The Mars Volta debut new songs, play stacks of classics at first show in over 10 years

On Thursday night (September 22), The Mars Volta played their first live show in over 10 years, treating fans in their home state of Texas to a stacked showcase of new songs, classics and rarities – including the first-ever performance of their 2006 track ‘Vicarious Atonement’.

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The latter song opened the set – which The Mars Volta performed at the 4,300-capacity Factory in Deep Ellum – setting the scene for Omar Rodríguez-López and Cedric Bixler-Zavala to deliver the first performances of ‘Roulette Dares’ and ‘Eriatarka’ (both from their 2003 debut as The Mars Volta, ‘De-Loused In The Comatorium’) since 2010.

They followed those up with the first of two songs showcased from their self-titled comeback album, ‘Graveyard Love’, before throwing back to 2005’s ‘Frances The Mute’ with ‘L’Via L’Viaquez’ – also played live for the first time since 2010.


Other rarities included ‘Drunkship Of Lanterns’ and ‘Viscera Eyes’ (the former being another ‘Comatorium’ cut while the latter, like ‘Vicarious Atonement’, came from 2006’s ‘Amputechture’) – both of which hadn’t been played since 2009 – as well as the first performance of ‘Comatorium’ standout ‘Televators’ since 2007. Before The Mars Volta played the latter, they premiered the set’s only other self-titled song, ‘Blacklight Shine’.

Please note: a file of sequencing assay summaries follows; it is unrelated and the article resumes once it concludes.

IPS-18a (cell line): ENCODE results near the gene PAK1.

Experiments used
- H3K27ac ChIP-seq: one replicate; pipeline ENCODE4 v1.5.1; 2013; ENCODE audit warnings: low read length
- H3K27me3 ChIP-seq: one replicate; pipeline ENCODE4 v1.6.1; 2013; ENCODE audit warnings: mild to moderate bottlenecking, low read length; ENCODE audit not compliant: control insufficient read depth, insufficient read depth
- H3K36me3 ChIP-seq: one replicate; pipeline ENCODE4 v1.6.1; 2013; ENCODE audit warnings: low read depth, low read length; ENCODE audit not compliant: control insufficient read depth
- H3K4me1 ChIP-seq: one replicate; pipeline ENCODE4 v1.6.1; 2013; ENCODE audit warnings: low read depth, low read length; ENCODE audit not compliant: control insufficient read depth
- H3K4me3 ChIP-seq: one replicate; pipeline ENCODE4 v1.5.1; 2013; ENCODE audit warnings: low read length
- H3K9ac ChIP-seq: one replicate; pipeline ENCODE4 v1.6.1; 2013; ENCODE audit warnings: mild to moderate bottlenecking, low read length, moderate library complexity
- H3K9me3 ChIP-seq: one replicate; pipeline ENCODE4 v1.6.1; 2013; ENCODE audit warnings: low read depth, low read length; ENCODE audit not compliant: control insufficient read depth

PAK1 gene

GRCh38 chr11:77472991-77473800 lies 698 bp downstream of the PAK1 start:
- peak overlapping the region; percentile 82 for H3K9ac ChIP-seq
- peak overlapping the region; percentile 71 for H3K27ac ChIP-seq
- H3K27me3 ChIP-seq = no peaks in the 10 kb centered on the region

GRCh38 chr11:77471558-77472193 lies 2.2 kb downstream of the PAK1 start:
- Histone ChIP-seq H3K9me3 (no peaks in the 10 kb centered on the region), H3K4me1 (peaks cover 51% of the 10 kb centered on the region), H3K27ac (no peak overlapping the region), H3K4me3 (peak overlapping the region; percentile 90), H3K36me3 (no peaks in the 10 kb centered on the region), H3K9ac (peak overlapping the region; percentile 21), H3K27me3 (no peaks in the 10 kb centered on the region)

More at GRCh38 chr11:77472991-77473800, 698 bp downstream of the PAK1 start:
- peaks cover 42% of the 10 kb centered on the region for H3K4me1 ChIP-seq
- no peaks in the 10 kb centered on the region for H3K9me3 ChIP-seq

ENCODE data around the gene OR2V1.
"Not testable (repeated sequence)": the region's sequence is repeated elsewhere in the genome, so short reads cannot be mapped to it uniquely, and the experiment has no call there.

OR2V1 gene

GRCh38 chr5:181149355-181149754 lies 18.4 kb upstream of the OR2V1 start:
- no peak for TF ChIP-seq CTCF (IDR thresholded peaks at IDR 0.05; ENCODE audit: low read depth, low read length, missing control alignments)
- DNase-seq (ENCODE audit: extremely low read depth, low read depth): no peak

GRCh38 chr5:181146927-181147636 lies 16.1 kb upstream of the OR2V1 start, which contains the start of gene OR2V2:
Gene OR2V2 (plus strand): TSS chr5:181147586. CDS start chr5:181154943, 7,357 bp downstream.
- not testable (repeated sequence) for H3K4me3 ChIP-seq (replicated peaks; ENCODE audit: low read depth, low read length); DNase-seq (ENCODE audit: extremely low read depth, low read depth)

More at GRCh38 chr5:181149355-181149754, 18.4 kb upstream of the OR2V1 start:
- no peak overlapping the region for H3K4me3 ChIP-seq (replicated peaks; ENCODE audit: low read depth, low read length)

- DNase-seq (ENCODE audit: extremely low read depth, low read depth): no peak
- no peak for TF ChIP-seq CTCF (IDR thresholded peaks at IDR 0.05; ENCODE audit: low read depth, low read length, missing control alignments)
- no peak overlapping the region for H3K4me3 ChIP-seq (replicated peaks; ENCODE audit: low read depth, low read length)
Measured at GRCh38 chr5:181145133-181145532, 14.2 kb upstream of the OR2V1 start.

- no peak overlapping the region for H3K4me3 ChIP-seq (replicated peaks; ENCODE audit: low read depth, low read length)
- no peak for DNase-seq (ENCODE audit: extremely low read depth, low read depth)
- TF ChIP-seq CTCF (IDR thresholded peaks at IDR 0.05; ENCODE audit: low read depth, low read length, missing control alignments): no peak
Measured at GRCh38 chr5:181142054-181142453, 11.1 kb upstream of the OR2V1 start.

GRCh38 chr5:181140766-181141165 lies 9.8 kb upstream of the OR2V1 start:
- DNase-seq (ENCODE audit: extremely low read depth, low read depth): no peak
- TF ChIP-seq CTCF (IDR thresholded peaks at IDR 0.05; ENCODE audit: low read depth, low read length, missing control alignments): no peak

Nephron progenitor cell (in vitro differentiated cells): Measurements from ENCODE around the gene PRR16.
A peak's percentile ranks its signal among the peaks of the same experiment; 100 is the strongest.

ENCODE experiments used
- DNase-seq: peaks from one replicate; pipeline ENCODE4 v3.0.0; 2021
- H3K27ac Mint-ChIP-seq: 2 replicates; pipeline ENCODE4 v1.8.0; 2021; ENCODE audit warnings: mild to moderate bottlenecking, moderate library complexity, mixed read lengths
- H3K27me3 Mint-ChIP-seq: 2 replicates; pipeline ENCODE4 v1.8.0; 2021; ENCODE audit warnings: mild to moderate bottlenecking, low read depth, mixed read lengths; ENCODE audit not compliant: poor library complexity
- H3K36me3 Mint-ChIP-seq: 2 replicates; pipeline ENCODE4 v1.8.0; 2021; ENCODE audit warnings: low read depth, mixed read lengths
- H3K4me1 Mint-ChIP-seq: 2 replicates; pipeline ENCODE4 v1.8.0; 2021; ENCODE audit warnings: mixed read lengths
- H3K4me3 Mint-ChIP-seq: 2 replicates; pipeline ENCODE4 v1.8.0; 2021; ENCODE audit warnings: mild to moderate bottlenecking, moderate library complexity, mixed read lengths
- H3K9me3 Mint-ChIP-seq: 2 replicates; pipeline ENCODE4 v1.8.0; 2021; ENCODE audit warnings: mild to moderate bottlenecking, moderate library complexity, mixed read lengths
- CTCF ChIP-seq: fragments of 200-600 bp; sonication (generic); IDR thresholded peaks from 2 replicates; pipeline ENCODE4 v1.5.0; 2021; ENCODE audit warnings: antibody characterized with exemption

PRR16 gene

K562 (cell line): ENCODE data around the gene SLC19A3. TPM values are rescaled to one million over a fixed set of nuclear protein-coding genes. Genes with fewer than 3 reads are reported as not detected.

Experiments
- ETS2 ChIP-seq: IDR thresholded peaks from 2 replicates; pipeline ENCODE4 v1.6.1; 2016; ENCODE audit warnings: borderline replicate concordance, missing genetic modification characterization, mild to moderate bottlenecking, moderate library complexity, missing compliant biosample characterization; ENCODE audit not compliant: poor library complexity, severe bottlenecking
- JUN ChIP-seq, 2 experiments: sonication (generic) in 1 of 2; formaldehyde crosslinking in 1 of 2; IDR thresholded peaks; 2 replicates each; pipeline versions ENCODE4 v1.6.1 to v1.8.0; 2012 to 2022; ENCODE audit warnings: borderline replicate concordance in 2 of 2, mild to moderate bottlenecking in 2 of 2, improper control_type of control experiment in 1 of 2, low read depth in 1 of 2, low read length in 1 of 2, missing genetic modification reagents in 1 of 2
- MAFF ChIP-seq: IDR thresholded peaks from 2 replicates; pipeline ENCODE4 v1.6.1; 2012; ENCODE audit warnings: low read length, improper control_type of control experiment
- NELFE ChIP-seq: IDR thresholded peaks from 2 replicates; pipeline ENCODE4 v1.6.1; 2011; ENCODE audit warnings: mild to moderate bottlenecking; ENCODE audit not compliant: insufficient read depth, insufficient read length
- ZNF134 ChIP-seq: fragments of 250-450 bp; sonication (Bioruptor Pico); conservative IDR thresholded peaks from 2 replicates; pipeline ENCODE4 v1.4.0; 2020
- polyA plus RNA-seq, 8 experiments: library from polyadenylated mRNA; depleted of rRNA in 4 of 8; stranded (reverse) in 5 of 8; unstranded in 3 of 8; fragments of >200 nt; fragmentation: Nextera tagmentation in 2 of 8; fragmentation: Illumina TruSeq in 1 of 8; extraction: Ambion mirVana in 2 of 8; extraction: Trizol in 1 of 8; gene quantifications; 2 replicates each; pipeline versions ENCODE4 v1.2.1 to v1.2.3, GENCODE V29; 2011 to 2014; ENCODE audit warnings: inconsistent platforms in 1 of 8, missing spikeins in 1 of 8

Have a look at fan-shot footage from the show, then see the full setlist (via below:


The Mars Volta played:

1. ‘Vicarious Atonement’
2. ’Roulette Dares (The Haunt Of)’
3. ’Eriatarka’
4. ’Graveyard Love’
5. ’L’Via L’Viaquez’
6. ’Empty Vessels Make The Loudest Sound
7. ’Cygnus….Vismund Cygnus’
8. ’Drunkship Of Lanterns’
9. ’Viscera Eyes’
10. ’The Widow’
11. ’Cicatriz ESP’
12. ’Blacklight Shine’
13. ’Televators’
14. ’Son Et Lumiere’
15. ’Inertiatic ESP’

The Mars Volta returned with their self-titled seventh album – their first to follow 2012’s ‘Noctourniquet’ – earlier this month. Released via Clouds Hill, the album also featured the single ‘Vigil’. In a five-star review of it, NME’s Andy Price wrote: “This isn’t just a striking return for one of the most individual bands of the last 20 years; it is, musically, an astounding masterpiece. Their finest hour? Quite possibly.”

The band initially released six albums between 2003 and 2012, before splitting when Bixler-Zavala and Rodríguez-López had a personal falling out. However, the pair made amends and formed a new group, Antemasque. They also revamped their pre-Mars Volta outfit, At The Drive-In, for a new record in 2017.

A Mars Volta reunion had been hinted at by the band several times in recent years – like in 2019, when Bixler-Zavala effectively confirmed it by casually telling a fan online that “it’s happening”.